Objectives: Two case reports present the clinical manifestations and management of hydrofluoric acid burns resulting from an explosion caused by incompatible laboratory liquid wastes. Case reports: The explosion occurred at a university laboratory when a technician placed isopropyl alcohol liquid waste into a waste receptacle containing hydrofluoric acid. The technician received hydrofluoric acid burns in this accident. She was immediately treated with calcium gluconate paste and recovered within 3 months. The second case was a school nurse who came to the scene to help the technician and subsequently developed laryngeal swelling. She was treated with steroids and a nebulized form of calcium gluconate and recovered in 1 week. Neither of them were wearing adequate personal protective equipment. Conclusions: Although liquid waste pooling is a common practice for waste disposal, careful attention should be paid to the compatibility of various liquid wastes. Furthermore, hydrofluoric acid may cause a variety of injuries resulting from different routes of exposure. However, timely treatments with appropriate preparations of calcium gluconate may produce a satisfactory recovery.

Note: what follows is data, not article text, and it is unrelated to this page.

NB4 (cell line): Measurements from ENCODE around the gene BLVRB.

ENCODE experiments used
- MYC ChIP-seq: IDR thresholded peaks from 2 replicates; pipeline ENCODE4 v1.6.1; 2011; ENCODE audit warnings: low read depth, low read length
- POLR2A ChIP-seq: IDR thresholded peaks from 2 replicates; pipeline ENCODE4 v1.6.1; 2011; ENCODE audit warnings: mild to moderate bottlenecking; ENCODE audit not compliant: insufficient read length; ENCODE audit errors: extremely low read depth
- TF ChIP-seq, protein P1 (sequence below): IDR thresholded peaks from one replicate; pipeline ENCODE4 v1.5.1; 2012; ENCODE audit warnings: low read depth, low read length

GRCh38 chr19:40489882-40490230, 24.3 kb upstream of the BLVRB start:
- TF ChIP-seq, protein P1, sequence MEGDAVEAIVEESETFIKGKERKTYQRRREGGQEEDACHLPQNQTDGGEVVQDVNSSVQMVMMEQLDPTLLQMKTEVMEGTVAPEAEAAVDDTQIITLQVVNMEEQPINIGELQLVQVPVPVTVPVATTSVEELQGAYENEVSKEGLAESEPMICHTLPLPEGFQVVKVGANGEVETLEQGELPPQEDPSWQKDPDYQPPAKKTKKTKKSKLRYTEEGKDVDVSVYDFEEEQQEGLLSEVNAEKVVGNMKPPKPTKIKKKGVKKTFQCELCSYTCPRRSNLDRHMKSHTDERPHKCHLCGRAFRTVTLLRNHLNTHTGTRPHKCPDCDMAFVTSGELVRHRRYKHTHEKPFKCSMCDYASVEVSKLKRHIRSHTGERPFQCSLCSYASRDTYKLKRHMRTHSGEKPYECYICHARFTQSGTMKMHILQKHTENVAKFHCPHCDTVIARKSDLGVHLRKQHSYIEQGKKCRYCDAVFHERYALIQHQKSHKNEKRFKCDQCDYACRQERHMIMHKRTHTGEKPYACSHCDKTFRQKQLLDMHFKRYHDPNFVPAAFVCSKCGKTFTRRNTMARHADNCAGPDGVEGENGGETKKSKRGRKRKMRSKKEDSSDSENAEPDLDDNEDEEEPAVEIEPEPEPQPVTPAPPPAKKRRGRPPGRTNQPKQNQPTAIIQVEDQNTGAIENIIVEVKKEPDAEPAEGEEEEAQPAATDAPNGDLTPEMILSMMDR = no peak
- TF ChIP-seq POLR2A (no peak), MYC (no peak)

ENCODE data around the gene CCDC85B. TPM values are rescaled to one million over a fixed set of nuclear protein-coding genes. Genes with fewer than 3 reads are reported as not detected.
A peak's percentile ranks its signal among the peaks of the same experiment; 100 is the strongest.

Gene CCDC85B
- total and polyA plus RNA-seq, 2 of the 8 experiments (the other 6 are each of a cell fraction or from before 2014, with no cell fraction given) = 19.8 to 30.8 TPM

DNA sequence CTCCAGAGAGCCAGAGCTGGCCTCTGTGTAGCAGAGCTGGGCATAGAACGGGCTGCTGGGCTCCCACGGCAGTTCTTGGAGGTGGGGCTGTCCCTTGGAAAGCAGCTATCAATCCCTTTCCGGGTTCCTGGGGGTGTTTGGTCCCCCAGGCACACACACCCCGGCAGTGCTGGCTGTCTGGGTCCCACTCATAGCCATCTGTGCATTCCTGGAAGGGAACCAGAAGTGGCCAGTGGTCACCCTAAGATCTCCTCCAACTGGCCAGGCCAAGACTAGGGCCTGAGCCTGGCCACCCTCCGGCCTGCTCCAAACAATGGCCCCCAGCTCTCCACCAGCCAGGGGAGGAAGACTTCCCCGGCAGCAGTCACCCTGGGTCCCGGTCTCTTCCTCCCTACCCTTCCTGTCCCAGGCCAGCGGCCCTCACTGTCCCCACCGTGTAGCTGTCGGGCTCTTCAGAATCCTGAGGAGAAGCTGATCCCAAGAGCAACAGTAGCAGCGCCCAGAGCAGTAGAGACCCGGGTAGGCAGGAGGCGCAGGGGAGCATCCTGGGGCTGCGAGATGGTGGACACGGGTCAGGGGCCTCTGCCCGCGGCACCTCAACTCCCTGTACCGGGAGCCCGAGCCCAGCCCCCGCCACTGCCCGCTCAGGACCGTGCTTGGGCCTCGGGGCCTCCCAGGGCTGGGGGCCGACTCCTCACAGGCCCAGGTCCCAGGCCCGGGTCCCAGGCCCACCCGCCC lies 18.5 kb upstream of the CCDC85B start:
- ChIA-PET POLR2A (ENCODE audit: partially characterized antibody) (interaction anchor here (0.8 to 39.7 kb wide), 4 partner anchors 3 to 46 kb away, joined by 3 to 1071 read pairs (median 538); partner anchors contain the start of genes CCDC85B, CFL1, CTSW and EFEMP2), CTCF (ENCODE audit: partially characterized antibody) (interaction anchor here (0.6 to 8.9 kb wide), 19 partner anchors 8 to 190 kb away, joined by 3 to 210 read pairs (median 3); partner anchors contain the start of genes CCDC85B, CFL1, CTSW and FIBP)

|Number of pages||5|
|Journal||Taiwan Journal of Public Health|
|Publication status||Published - 2001 Feb 1|
All Science Journal Classification (ASJC) codes
- Public Health, Environmental and Occupational Health